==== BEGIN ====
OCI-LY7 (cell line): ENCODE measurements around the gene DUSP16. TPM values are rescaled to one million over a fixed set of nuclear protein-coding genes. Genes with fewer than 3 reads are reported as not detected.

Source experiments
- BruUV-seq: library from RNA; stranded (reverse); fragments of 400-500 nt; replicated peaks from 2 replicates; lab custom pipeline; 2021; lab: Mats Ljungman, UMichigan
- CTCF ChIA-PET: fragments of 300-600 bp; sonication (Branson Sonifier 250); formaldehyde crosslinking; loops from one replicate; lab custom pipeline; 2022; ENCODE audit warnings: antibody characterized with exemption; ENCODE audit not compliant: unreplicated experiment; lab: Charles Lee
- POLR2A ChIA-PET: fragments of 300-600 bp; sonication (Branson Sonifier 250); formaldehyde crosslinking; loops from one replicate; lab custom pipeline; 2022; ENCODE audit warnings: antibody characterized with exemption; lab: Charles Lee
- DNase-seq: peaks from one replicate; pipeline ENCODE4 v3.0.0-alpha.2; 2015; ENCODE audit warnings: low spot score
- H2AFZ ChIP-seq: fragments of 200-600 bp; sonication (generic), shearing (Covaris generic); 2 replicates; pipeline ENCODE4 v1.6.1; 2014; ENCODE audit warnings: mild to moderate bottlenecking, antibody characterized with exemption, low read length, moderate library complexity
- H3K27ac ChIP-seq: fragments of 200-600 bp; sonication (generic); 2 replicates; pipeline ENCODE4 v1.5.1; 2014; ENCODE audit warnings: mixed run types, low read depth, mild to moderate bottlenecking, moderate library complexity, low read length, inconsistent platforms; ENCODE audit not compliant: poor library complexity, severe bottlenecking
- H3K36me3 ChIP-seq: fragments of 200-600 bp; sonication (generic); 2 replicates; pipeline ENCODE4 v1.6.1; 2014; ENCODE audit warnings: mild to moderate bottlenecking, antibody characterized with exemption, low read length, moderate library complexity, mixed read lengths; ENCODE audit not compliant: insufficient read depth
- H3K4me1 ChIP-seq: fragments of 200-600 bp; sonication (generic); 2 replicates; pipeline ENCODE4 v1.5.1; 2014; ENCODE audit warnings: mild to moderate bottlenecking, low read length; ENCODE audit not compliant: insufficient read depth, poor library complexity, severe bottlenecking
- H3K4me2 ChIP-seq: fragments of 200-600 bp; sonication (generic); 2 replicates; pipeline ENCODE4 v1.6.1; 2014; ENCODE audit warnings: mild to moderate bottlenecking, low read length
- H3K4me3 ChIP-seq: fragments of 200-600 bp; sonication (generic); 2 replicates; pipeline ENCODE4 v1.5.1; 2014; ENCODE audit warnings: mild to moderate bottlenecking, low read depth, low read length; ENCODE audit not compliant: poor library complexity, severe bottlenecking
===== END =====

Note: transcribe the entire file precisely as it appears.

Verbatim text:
OCI-LY7 (cell line): ENCODE measurements around the gene DUSP16. TPM values are rescaled to one million over a fixed set of nuclear protein-coding genes. Genes with fewer than 3 reads are reported as not detected.

Source experiments
- BruUV-seq: library from RNA; stranded (reverse); fragments of 400-500 nt; replicated peaks from 2 replicates; lab custom pipeline; 2021; lab: Mats Ljungman, UMichigan
- CTCF ChIA-PET: fragments of 300-600 bp; sonication (Branson Sonifier 250); formaldehyde crosslinking; loops from one replicate; lab custom pipeline; 2022; ENCODE audit warnings: antibody characterized with exemption; ENCODE audit not compliant: unreplicated experiment; lab: Charles Lee
- POLR2A ChIA-PET: fragments of 300-600 bp; sonication (Branson Sonifier 250); formaldehyde crosslinking; loops from one replicate; lab custom pipeline; 2022; ENCODE audit warnings: antibody characterized with exemption; lab: Charles Lee
- DNase-seq: peaks from one replicate; pipeline ENCODE4 v3.0.0-alpha.2; 2015; ENCODE audit warnings: low spot score
- H2AFZ ChIP-seq: fragments of 200-600 bp; sonication (generic), shearing (Covaris generic); 2 replicates; pipeline ENCODE4 v1.6.1; 2014; ENCODE audit warnings: mild to moderate bottlenecking, antibody characterized with exemption, low read length, moderate library complexity
- H3K27ac ChIP-seq: fragments of 200-600 bp; sonication (generic); 2 replicates; pipeline ENCODE4 v1.5.1; 2014; ENCODE audit warnings: mixed run types, low read depth, mild to moderate bottlenecking, moderate library complexity, low read length, inconsistent platforms; ENCODE audit not compliant: poor library complexity, severe bottlenecking
- H3K36me3 ChIP-seq: fragments of 200-600 bp; sonication (generic); 2 replicates; pipeline ENCODE4 v1.6.1; 2014; ENCODE audit warnings: mild to moderate bottlenecking, antibody characterized with exemption, low read length, moderate library complexity, mixed read lengths; ENCODE audit not compliant: insufficient read depth
- H3K4me1 ChIP-seq: fragments of 200-600 bp; sonication (generic); 2 replicates; pipeline ENCODE4 v1.5.1; 2014; ENCODE audit warnings: mild to moderate bottlenecking, low read length; ENCODE audit not compliant: insufficient read depth, poor library complexity, severe bottlenecking
- H3K4me2 ChIP-seq: fragments of 200-600 bp; sonication (generic); 2 replicates; pipeline ENCODE4 v1.6.1; 2014; ENCODE audit warnings: mild to moderate bottlenecking, low read length
- H3K4me3 ChIP-seq: fragments of 200-600 bp; sonication (generic); 2 replicates; pipeline ENCODE4 v1.5.1; 2014; ENCODE audit warnings: mild to moderate bottlenecking, low read depth, low read length; ENCODE audit not compliant: poor library complexity, severe bottlenecking